Deploying Kanboard.

Kanboard is a self-hosted pseudo Trello clone that supports a lot of interesting features, most notable for me is Mattermost integration and ActiveDirectory / LDAP integration.

In this post we’re going to walkthrough my process of setting up Kanboard on a debian 9 Google Cloud Compute Engine instance, but this should work on most debian VMs. It assumes your VM can talk to your AD controller and you have an incoming webhook setup for Mattermost.

First we want to install Apache and PHP by running the following commands.

#check for updates 
apt update
#go get apache and a whole bunch of PHP stuff.
apt install -y apache2 libapache2-mod-php7.0 php7.0-cli php7.0-mbstring \
    php7.0-sqlite3 php7.0-opcache php7.0-json php7.0-mysql php7.0-pgsql \
    php7.0-ldap php7.0-gd php7.0-xml
#enable drivers for postgres
systemctl enable apache2 postgresql

Next we’ll go out and grab Kanboard 1.2.5, unpack it and move it to the appropriate directory so Apache can serve it, then we’ll adjust the permissions for the “data” folder so that Kanboard can actually do stuff.

Run the following command.

#specific version you want
#download that version
#unpack to /var/www
tar xzvf v$version.tar.gz -C /var/www/
#fix /data permissions
chown -R www-data:www-data /var/www/kanboard-$version/data

After a first install of software I like to reboot the box just to be sure Apache auto starts and the services have come up in the appropriate order, this is an optional step, and really a training scar from working on so many windows deployments.

Next is to actually log into your Kanboard isntallation, by default it’s going to be at http://yourserveraddressorip/kanboard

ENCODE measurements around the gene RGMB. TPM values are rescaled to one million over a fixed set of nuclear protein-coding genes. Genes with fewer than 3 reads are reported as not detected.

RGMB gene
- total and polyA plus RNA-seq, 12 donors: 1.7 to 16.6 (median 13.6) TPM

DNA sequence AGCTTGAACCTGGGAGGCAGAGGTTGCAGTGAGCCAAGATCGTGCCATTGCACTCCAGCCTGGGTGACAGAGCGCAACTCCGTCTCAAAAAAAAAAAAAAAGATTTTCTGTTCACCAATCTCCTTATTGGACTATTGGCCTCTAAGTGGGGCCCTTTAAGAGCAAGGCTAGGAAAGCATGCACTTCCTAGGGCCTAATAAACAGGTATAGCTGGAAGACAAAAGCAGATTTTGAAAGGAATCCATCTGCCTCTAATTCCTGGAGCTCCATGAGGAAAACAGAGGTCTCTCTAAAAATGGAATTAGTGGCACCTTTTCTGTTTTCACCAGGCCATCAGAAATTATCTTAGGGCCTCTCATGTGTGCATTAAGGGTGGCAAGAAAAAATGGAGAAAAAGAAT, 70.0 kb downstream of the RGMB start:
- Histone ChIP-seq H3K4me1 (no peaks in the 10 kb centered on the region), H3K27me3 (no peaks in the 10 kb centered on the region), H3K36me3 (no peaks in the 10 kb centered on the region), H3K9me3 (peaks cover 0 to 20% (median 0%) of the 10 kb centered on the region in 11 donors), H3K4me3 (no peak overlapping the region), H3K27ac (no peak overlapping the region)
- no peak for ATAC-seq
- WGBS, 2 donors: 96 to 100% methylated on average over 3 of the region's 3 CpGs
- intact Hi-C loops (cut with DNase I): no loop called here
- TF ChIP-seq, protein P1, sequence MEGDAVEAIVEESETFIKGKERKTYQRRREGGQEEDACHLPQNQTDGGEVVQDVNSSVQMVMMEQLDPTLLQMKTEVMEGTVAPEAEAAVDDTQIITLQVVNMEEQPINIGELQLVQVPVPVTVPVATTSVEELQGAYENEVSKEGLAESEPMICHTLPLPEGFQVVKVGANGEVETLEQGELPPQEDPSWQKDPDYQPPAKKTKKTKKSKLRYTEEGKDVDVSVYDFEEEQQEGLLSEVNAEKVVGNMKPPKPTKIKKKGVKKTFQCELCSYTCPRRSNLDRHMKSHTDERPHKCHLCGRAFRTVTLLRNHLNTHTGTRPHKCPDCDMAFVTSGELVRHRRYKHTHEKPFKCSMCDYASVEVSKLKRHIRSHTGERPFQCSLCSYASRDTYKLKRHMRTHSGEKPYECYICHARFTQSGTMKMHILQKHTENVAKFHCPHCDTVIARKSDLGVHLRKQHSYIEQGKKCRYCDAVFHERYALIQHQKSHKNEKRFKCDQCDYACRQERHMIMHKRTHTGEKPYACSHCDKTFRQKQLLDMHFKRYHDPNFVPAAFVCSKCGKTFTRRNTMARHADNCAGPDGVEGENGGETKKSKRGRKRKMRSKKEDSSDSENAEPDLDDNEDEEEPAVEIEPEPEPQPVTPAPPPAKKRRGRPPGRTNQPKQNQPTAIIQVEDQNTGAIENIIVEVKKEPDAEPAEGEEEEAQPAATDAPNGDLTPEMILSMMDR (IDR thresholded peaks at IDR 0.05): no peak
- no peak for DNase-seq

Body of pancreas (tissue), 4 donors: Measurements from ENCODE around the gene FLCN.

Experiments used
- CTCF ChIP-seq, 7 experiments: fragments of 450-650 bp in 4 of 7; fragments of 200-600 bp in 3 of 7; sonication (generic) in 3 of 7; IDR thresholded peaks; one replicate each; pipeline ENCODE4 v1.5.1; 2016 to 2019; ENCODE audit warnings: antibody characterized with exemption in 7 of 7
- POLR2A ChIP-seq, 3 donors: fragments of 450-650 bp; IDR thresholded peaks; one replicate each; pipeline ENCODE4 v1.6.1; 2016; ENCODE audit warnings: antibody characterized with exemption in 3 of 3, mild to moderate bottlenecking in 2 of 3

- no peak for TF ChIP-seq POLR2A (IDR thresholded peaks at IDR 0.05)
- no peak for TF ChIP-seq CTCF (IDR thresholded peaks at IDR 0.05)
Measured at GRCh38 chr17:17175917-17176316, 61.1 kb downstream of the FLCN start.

Login using username: admin password: admin
immediately go and change this password.

Navigate to the plugins screen, if you get a warning about not being able to install plugins from the web interface, you’ll need to edit the config.php file in /var/www/kanboard to reflect

//Enable/Disable plugin installer
define ('PLUGIN_INSTALLER', true);

After making that change, if you still receive the warning you’re likely missing the php-zip module, installing that is outside the scope of this post.

While we’re in the config.php file, we’re going to go ahead and make the changes necessary for AD/LDAP authentication.
We’re going to use proxy mode.

// Enable LDAP authentication (false by default)
define('LDAP_AUTH', true);
//Tell it what kind of ldap and how to connect
define('LDAP_BIND_TYPE', 'proxy'); 
define('LDAP_USERNAME', 'administrator@yourdomain.local'); define('LDAP_PASSWORD', 'this accounts domain password');
// LDAP server hostname 
define('LDAP_SERVER', 'hostname.yourdomain.local');
// LDAP properties 
define('LDAP_USER_BASE_DN', 'CN=Users,DC=yourdomain,DC=local'); 
define('LDAP_USER_FILTER', '(&(objectClass=user)(sAMAccountName=%s))');

Ldap properties can be confusing, the user filter should be pretty much left alone for Active directory, the LDAP_USER_BASE_DN is going to be variable depending on your folder structure in AD.

Save those changes to config.php and consider restarting apache to make sure the app has loaded the new config.

Next we’re going to go back to the plugins screen and install the Mattermost plugin, this plugin is particularly useful to my company because we’re going to use Kanboard as an almost CRM tool, with team time notifications when a task is moved from one point in the pipeline to another, currently we use email for this and it’s a communication nightmare.

Basically you click install, and then give it your mattermost webhook.

Once it’s installed, per project you can pick a Mattermost channel you’d like Kanboard to post in by giving it the channel id in the notifications section of the project configuration.

That’s it! we’re done! you have a brand new Kanboard deployment, using LDAP so your user base doesn’t have to remember any new credentials, and with Mattermost integration to help better gel together your project management and communication tools.